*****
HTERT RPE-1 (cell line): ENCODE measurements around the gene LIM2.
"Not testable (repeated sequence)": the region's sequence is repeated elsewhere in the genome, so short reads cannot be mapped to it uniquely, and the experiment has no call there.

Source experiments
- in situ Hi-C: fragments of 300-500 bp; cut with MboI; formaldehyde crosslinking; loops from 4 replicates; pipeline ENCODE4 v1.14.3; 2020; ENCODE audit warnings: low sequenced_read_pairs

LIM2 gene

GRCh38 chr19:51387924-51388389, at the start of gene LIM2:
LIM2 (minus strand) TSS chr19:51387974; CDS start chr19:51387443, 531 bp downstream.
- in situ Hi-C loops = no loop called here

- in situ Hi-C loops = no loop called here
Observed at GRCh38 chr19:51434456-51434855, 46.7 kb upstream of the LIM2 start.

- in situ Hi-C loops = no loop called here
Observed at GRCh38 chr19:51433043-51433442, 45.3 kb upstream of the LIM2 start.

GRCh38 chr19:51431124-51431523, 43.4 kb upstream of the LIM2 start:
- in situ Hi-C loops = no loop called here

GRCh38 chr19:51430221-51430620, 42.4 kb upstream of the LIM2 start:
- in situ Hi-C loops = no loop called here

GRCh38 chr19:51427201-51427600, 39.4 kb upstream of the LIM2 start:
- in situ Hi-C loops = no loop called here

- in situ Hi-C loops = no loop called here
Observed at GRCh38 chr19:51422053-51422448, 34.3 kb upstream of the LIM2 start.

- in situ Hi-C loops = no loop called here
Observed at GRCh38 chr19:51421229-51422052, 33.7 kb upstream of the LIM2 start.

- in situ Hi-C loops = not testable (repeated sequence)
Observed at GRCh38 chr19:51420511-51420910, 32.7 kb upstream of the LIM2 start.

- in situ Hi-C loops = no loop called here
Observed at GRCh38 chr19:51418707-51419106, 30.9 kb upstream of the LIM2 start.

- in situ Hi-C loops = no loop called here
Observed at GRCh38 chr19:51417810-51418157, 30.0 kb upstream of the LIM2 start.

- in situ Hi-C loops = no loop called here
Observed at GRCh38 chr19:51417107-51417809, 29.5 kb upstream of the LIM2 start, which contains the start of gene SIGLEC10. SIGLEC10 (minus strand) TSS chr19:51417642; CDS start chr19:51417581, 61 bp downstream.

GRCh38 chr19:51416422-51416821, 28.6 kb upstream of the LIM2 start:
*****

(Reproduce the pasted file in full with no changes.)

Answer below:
HTERT RPE-1 (cell line): ENCODE measurements around the gene LIM2.
"Not testable (repeated sequence)": the region's sequence is repeated elsewhere in the genome, so short reads cannot be mapped to it uniquely, and the experiment has no call there.

Source experiments
- in situ Hi-C: fragments of 300-500 bp; cut with MboI; formaldehyde crosslinking; loops from 4 replicates; pipeline ENCODE4 v1.14.3; 2020; ENCODE audit warnings: low sequenced_read_pairs

LIM2 gene

GRCh38 chr19:51387924-51388389, at the start of gene LIM2:
LIM2 (minus strand) TSS chr19:51387974; CDS start chr19:51387443, 531 bp downstream.
- in situ Hi-C loops = no loop called here

- in situ Hi-C loops = no loop called here
Observed at GRCh38 chr19:51434456-51434855, 46.7 kb upstream of the LIM2 start.

- in situ Hi-C loops = no loop called here
Observed at GRCh38 chr19:51433043-51433442, 45.3 kb upstream of the LIM2 start.

GRCh38 chr19:51431124-51431523, 43.4 kb upstream of the LIM2 start:
- in situ Hi-C loops = no loop called here

GRCh38 chr19:51430221-51430620, 42.4 kb upstream of the LIM2 start:
- in situ Hi-C loops = no loop called here

GRCh38 chr19:51427201-51427600, 39.4 kb upstream of the LIM2 start:
- in situ Hi-C loops = no loop called here

- in situ Hi-C loops = no loop called here
Observed at GRCh38 chr19:51422053-51422448, 34.3 kb upstream of the LIM2 start.

- in situ Hi-C loops = no loop called here
Observed at GRCh38 chr19:51421229-51422052, 33.7 kb upstream of the LIM2 start.

- in situ Hi-C loops = not testable (repeated sequence)
Observed at GRCh38 chr19:51420511-51420910, 32.7 kb upstream of the LIM2 start.

- in situ Hi-C loops = no loop called here
Observed at GRCh38 chr19:51418707-51419106, 30.9 kb upstream of the LIM2 start.

- in situ Hi-C loops = no loop called here
Observed at GRCh38 chr19:51417810-51418157, 30.0 kb upstream of the LIM2 start.

- in situ Hi-C loops = no loop called here
Observed at GRCh38 chr19:51417107-51417809, 29.5 kb upstream of the LIM2 start, which contains the start of gene SIGLEC10. SIGLEC10 (minus strand) TSS chr19:51417642; CDS start chr19:51417581, 61 bp downstream.

GRCh38 chr19:51416422-51416821, 28.6 kb upstream of the LIM2 start: